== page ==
Lost in the Outrage

Much of the press coverage about the Supreme Court confirmation process, mainstream and otherwise, has been about the alleged low quality of tactics undertaken by each political party as they maneuver to confirm or obstruct the confirmation of the nominee.

Forgotten in all the outrage is the fact that none of this maneuvering would be necessary if the senate had not abandoned its earlier commitment to nominees capable of earning bipartisan support.

After a period of partisan votes, the senate had settled into a 55-year period of bipartisan confirmation votes lasting from 1949 through 2004.  (See graph.)  The only two exceptions were Minton (1949), and Thomas (1991).  Since then, none of the new justices could be said to have bipartisan support:  Roberts (2005), Alito (2006), Sotomayor (2009), Kagan (2010), and Gorsuch (2017).


At the time this was written, six of eight Supreme Court Justices were elected without bipartisan support.  These are Roberts, Thomas, Alito, Sotomayor, Kagan, and Gorsuch.  One position now waits to be filled.

The recent absence of bipartisanship in filling court vacancies could, if continued, encourage people to doubt the legitimacy of Supreme Court decisions, seeing them as political rather than thoughtfully argued in the search for what is best for all Americans within constitutional limits. That would not be good for our republic, our democracy.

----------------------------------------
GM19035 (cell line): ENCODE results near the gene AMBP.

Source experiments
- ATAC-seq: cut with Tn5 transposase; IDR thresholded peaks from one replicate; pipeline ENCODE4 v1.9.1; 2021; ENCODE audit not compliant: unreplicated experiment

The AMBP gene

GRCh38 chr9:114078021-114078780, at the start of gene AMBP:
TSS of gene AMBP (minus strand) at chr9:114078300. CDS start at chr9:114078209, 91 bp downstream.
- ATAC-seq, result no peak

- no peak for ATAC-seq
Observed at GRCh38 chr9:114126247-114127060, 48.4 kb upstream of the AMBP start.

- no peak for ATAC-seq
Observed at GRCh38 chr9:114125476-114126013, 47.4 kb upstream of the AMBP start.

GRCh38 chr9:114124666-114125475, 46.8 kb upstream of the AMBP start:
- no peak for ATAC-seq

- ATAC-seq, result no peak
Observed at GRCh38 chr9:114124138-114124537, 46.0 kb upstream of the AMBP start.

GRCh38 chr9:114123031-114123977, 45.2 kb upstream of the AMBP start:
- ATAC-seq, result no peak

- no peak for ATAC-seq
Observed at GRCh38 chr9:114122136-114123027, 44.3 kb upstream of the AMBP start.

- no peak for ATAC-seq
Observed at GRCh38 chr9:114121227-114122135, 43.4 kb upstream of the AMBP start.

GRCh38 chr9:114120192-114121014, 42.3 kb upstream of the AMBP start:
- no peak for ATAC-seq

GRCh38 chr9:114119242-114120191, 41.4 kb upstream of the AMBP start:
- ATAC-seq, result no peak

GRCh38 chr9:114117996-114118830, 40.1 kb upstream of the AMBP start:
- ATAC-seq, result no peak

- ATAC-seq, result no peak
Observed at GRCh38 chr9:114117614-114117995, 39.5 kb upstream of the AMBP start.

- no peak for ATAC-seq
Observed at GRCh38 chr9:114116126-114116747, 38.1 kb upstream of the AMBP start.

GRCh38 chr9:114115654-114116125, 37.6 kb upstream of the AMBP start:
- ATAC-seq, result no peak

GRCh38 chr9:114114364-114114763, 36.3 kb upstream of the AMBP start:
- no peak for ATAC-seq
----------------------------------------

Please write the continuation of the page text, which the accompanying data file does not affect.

Perhaps the Senate could create a new rule for Supreme Court confirmations:  nominees are confirmed only when they can earn bipartisan support – when they earn a majority vote and a majority vote from each party represented in the senate holding more than two seats.  Article 1(5) of the constitution empowers the house and senate to devise their own rules.

Sources:  GovTrack.us and author’s calculations.  Partisan bias is calculated here as the gap between party vote shares to confirm a nominee. Gaps of more than 40 percent are treated as strongly partisan.

Photo credit: Architect of the Capitol.

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